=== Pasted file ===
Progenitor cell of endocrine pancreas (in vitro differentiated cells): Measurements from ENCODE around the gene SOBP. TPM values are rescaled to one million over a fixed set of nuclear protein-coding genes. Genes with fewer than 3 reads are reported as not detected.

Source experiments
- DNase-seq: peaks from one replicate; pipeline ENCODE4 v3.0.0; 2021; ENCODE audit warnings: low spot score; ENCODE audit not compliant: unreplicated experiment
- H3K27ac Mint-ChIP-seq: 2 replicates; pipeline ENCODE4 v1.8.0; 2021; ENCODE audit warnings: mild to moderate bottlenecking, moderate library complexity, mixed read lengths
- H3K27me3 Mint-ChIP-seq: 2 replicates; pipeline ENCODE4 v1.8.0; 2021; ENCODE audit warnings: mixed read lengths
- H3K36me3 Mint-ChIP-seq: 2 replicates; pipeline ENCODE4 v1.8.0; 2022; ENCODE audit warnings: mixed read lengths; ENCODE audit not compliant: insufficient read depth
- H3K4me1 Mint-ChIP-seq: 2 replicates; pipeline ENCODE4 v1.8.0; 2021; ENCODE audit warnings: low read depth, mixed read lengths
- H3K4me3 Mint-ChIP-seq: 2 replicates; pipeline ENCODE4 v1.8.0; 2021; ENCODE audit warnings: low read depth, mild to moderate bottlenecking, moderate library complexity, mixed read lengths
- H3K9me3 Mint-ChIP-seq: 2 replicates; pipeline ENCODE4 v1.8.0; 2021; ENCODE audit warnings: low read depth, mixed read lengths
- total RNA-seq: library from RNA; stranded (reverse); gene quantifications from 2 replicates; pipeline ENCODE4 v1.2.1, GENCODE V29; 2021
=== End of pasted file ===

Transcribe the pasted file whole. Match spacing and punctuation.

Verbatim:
Progenitor cell of endocrine pancreas (in vitro differentiated cells): Measurements from ENCODE around the gene SOBP. TPM values are rescaled to one million over a fixed set of nuclear protein-coding genes. Genes with fewer than 3 reads are reported as not detected.

Source experiments
- DNase-seq: peaks from one replicate; pipeline ENCODE4 v3.0.0; 2021; ENCODE audit warnings: low spot score; ENCODE audit not compliant: unreplicated experiment
- H3K27ac Mint-ChIP-seq: 2 replicates; pipeline ENCODE4 v1.8.0; 2021; ENCODE audit warnings: mild to moderate bottlenecking, moderate library complexity, mixed read lengths
- H3K27me3 Mint-ChIP-seq: 2 replicates; pipeline ENCODE4 v1.8.0; 2021; ENCODE audit warnings: mixed read lengths
- H3K36me3 Mint-ChIP-seq: 2 replicates; pipeline ENCODE4 v1.8.0; 2022; ENCODE audit warnings: mixed read lengths; ENCODE audit not compliant: insufficient read depth
- H3K4me1 Mint-ChIP-seq: 2 replicates; pipeline ENCODE4 v1.8.0; 2021; ENCODE audit warnings: low read depth, mixed read lengths
- H3K4me3 Mint-ChIP-seq: 2 replicates; pipeline ENCODE4 v1.8.0; 2021; ENCODE audit warnings: low read depth, mild to moderate bottlenecking, moderate library complexity, mixed read lengths
- H3K9me3 Mint-ChIP-seq: 2 replicates; pipeline ENCODE4 v1.8.0; 2021; ENCODE audit warnings: low read depth, mixed read lengths
- total RNA-seq: library from RNA; stranded (reverse); gene quantifications from 2 replicates; pipeline ENCODE4 v1.2.1, GENCODE V29; 2021